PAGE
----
Posted: 17.03.2022 15:26:00

Ancient Belarusian fortresses

A small but spirited country is used to fight back. In memory of this, many unique fortifications of various eras have remained on our land

See the enemy from afar in Kamenets

‘…And then God put a good thought in the heart of Prince Vladimir. He thought about whether to build a city somewhere outside Berestye.’ So says the Galician–Volhynian Chronicle concerning the events of the end of the 13th century. No sooner said than done. On the banks of the Lesnaya River, the city of Kamenets emerged. And in its very heart, the famous city planner Oleksa raised ‘a pillar of stones seventeen sazhens high, a wonder to all who look at it.’ The tower with the height of a modern ten-story building looked especially amazing in the Middle Ages. However, even today, in the country-like part of a small regional centre, this tower is an architectural miracle!
Curious tourists can look inside and climb to the very top: they will understand what those who fought off the crusaders, Poles, and Lithuanians saw six hundred years ago. The stone fortress withstood all attacks. In the 19th century, people sought to dismantle it into bricks, but over the centuries, the bond has hardened so much that the entire tower has turned into one big block.

Outsmart Napoleon in Bobruisk

The ‘elder sister’ of the Brest Fortress was the most impregnable in the Russian Empire and was considered one of the best in Europe in terms of military equipment. The fortifications occupied 120 hectares, and the defence works housed about 350 guns of various calibres. All around are ramparts and ditches filled with water from the Berezina and Babruyka rivers. The amount of ammunition was intended for a year, food — for six months. In addition, a real botanical garden was laid out in the fortress and the Alexander Nevsky Cathedral was built. For what purpose? The fortress was fully prepared for Napoleon Bonaparte. “No fortress in Russia has ever been as useful as Bobruisk in 1812,” General Mikhailovsky-Danilevsky, the author of the first official history of the Patriotic War, wrote about the citadel.
The fortress met the French and enabled Bagration’s army to retreat to Smolensk, where Barclay de Tolly was already standing. After that, the garrison held back the siege of the enemy for another four months!
In 1820-1823, the organisers of the Union of Salvation served here. Their bloody Bobruisk plan to capture Alexander I failed. But already in 1825, the fortress turned into casemates for the Decembrists after the uprising on Senate Square.

Remember the heroes in Brest

According to Hitler’s plan, the fortress and the city on-the-Bug were to be taken by noon on June 22nd, 1941. It didn’t work out. The world-famous phrase ‘I am dying, but I do not give up! Farewell, Motherland’ is dated as early as July 20th. The walls could not stand it, the brick crumbled and melted, but the defenders beat the enemy. Day and night, without water, food, and supplies, practically barehanded.
The memorial complex Brest Hero Fortress is a symbol of the courage and steadfastness of the Soviet people. Above the necropolis on the square of ceremonials, a thirty-metre sculptural image of the Unsubdued Warrior froze. Every year on June 22nd, tens of thousands of people come here to remember the feat of their ancestors. Today there are several museums around the soldier in the former casemates.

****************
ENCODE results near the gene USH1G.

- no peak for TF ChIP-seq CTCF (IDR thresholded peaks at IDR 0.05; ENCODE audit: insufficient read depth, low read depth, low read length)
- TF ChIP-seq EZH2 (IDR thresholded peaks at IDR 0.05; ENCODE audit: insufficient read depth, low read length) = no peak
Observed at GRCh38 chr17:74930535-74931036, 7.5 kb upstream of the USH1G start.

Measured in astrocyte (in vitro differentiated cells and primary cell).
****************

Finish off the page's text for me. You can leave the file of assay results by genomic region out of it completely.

The new expositions, opened at the expense of the Union State, amaze with their scale and technology. So, in the Eastern Fort, you can see with your own eyes what the last days were like in the fortress of the legendary Major Pyotr Gavrilov. It was his story that formed the basis of the Brest Fortress film.

Ask for protection in Synkavichy

The ancient Church of St. Michael of red brick stands in the open in the Grodno Region. According to legend, the temple was founded by Grand Duke Vytautas in gratitude for the fact that in the local forests he escaped from the pursuit of the cruel brother Jagiełło.
Those passing by do not immediately recognise it as a temple, and this is no coincidence. Thick walls, intricate turrets, gothic features, and Byzantine details — it is more like either a fortress or a castle. The spirit of the times also reflects the interior. Under the mighty vaults, you can see unique drawings of the 16th century in Greek, Latin, and Church Slavonic.
The temple is known for helping pious girls to get married happily. Brides come from all over Belarus to pray to the icon of the Mother of God, called Most Holy Mother of God. The miraculous image was painted in the Vatopedi Monastery in the 17th century by monks from Mount Athos.

In Polotsk

It was the 16th century. The Russian sovereign Ivan IV Vasilyevich, commonly known as Ivan the Terrible, goes to war against Livonia and the Grand Duchy of Lithuania. The city of Polotsk was between these realms. The pious tsar prays earnestly and discovers in his treasury the altar cross of Euphrosyne of Polotsk. He promised: I will take the city and return the ancient shrine to where it came from. And so it happened, the tsar kept his word. Moreover, Ivan the Terrible decides to build an archery castle on the Polota River. He spared no effort, no money, no sand: for two years, under the leadership of the boyar Shuisky and the governors Zaitsev and Shchokin, the Polotsk residents put up a ten-metre-high rampart. The wooden castle on it did not last long. But the embankment is still clearly visible. Now the Spartak Stadium is located there.

By Sofia Arsenyeva
Open source photos